Monday, November 11, 2013

Poplar, Oak, and Sturgeon Dreaming

Tulip Poplar, Montrose Park (20" X 16", oil on canvas)

Sun and Oak (60" X 40", oil on linen)

Sturgeon Dreams Under Key Bridge (36" X 48", oil on canvas)

Long Railroad Bridge

Long Railroad Bridge (30" X 40", oil on linen)

I have painted this bridge a number of times from the Hains Point side. This I painted from a photo I took from the Virginia side, by the Yellow Line bridge, looking toward Hains Point. I think it is successful, but I'd like to do what Van Gogh did with his repetitions. I'd like to make a copy of this. I think it will flow and accentuate the pleasing properties in a way that I failed to achieve in the painstaking process of working from a photo. But for now, I am eager to make a success of this 36" X 48" painting that is underway. It will be called something like Sturgeon Dreams Under Key Bridge. It will accompany Shad Dreams Under the Q Street Bridge at my January solo show at the Foundry. Mark your calendars for the Friday, January 3rd "First Friday" opening, please!

Monday, November 4, 2013

An essay from nearly seven years ago that has refreshed my drive to paint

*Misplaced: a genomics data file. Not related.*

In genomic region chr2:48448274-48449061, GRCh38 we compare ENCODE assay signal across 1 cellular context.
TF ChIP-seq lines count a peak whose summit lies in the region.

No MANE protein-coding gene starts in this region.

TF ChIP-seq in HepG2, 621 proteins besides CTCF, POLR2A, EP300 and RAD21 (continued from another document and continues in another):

On Painting

Painting is a visual, mental, and spiritual exercise. It is an athletic/technical discipline, a dance of the eye, the mind, the palette, and the hand. The canvas is the stage and the landscape/subject form the set/cast. The paint is the words and motions and thoughts of the painter/actor.

Painting is a voyage through reality to the core of being, a reflection of the artist’s internal life and his power to process the external. Painting is a creative voyage, an extended and focused ride on the interface between the painter’s internal organism and the universe of time-space, matter and light. All are in constant flux, presenting the paradoxical challenge of generating a fixed, static record of the voyage onto a given canvas, a canvas that itself changes very little over the course of a lifetime, though its appearance changes according to the light and according to the personalities of different viewers. Even the shifting moods and ongoing maturation of a particular viewer change the canvas’ appearance.

[The essay goes on and on but is pretty good. I've tagged it onto my artist's statement on my website:]

Thanks to Bob Stark for excavating and sharing this with me this morning!